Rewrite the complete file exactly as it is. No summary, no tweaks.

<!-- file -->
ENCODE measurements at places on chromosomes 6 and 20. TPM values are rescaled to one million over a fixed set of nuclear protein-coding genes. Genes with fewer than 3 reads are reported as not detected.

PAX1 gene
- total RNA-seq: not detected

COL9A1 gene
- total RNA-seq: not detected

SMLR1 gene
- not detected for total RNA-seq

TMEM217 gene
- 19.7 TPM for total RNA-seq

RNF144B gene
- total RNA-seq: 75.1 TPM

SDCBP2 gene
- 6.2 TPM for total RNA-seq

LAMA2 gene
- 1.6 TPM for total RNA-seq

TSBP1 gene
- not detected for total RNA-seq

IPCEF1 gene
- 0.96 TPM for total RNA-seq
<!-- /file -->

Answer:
ENCODE measurements at places on chromosomes 6 and 20. TPM values are rescaled to one million over a fixed set of nuclear protein-coding genes. Genes with fewer than 3 reads are reported as not detected.

PAX1 gene
- total RNA-seq: not detected

COL9A1 gene
- total RNA-seq: not detected

SMLR1 gene
- not detected for total RNA-seq

TMEM217 gene
- 19.7 TPM for total RNA-seq

RNF144B gene
- total RNA-seq: 75.1 TPM

SDCBP2 gene
- 6.2 TPM for total RNA-seq

LAMA2 gene
- 1.6 TPM for total RNA-seq

TSBP1 gene
- not detected for total RNA-seq

IPCEF1 gene
- 0.96 TPM for total RNA-seq